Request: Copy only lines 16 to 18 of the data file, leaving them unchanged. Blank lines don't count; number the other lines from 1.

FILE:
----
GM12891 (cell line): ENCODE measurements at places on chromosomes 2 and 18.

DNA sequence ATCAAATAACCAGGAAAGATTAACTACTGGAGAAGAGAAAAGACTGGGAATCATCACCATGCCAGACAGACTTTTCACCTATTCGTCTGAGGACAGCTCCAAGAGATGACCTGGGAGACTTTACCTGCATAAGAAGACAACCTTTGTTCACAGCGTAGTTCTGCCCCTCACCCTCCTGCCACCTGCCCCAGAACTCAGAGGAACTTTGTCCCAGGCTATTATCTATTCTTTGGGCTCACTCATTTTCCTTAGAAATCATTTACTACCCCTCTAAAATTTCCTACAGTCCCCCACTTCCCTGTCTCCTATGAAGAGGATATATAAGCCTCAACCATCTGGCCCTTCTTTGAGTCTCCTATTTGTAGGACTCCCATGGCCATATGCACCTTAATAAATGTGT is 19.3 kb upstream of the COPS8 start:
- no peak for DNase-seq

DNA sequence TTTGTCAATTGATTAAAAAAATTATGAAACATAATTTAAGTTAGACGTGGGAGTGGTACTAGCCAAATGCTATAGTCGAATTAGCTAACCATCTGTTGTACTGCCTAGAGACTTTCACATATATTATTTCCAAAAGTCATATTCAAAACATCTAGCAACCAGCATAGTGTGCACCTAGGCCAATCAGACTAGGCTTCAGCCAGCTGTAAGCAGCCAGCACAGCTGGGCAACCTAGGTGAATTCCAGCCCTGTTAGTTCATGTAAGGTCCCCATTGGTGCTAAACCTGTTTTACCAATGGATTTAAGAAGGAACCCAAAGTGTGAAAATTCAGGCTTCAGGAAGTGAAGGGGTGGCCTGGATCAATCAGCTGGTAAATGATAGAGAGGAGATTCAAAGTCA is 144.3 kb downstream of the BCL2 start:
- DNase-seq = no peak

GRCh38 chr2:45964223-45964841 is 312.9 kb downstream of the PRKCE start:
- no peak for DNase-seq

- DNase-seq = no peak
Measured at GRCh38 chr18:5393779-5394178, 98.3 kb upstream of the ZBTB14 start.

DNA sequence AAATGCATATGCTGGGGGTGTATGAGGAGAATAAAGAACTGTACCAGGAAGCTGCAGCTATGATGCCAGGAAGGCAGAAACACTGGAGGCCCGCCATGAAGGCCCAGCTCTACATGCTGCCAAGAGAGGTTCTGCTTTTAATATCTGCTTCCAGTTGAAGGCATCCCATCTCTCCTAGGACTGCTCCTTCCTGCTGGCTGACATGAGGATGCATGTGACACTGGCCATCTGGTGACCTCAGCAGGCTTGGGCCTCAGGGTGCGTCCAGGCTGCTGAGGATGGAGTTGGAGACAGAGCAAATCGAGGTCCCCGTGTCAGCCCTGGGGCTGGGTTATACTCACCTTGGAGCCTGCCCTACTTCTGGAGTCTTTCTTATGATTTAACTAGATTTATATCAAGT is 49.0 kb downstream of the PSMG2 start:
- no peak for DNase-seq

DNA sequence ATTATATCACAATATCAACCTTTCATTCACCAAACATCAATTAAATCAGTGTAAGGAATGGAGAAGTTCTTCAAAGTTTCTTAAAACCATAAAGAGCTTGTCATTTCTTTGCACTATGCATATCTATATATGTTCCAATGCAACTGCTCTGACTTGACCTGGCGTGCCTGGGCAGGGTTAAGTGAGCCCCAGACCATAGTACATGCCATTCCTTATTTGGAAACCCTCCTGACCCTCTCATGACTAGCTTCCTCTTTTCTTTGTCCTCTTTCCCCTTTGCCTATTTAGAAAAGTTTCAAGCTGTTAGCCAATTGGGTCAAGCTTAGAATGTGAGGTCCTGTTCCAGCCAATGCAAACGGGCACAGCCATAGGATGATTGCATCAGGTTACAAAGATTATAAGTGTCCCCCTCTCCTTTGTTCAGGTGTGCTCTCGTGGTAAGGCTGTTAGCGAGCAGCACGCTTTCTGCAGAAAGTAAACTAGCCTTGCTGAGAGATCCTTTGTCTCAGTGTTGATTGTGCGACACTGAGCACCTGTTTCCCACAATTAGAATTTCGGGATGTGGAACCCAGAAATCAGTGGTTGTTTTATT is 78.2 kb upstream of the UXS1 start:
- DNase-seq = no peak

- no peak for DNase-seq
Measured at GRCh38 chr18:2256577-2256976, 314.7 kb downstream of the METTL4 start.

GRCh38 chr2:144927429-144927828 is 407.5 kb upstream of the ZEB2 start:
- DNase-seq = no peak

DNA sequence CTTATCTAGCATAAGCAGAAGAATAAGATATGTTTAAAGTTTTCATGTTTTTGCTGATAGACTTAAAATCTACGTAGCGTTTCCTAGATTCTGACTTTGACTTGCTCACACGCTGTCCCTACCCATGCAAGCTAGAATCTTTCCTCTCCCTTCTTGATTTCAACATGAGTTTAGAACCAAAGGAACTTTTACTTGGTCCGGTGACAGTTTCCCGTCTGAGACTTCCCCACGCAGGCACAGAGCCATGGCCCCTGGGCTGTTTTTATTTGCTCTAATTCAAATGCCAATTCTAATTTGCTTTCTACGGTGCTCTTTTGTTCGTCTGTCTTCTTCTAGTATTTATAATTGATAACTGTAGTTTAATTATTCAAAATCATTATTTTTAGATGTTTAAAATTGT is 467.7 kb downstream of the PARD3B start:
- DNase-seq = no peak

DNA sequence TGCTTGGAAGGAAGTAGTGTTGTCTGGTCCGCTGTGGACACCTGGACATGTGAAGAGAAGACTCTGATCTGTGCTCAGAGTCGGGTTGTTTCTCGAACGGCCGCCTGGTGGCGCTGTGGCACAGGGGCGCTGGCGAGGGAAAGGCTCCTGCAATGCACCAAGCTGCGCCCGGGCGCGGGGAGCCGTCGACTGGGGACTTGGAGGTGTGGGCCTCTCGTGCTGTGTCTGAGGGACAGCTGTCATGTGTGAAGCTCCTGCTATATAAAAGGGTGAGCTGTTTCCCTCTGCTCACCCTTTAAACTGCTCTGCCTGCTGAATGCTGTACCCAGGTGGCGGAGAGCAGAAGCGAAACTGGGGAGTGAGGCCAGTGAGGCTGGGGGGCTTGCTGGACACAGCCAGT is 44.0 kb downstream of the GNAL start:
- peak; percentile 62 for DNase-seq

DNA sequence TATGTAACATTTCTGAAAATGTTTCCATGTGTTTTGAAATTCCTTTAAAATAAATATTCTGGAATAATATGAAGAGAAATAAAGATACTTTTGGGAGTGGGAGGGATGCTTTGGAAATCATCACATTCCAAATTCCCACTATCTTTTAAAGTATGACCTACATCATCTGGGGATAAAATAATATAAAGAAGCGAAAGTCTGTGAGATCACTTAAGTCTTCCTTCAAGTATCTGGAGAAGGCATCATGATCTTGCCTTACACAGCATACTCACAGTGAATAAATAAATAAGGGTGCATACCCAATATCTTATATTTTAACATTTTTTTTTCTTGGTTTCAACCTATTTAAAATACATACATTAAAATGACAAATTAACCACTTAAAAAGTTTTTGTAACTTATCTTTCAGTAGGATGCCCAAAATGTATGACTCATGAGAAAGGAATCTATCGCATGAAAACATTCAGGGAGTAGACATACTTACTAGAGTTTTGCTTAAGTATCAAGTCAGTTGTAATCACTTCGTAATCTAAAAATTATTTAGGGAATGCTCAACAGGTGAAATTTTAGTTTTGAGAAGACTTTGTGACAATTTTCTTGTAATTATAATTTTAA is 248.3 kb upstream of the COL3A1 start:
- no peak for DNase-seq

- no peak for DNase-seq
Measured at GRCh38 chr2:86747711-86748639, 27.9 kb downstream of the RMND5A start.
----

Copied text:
GRCh38 chr2:144927429-144927828 is 407.5 kb upstream of the ZEB2 start:
- DNase-seq = no peak

DNA sequence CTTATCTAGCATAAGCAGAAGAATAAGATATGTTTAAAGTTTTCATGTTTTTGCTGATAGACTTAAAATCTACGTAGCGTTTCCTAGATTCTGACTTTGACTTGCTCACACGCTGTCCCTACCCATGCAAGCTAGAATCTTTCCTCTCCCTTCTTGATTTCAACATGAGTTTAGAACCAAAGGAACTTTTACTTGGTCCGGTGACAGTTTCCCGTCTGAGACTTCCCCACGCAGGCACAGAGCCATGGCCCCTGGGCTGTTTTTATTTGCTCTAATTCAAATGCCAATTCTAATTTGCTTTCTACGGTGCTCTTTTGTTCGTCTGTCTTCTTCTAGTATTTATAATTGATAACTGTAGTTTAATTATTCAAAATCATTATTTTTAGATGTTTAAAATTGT is 467.7 kb downstream of the PARD3B start: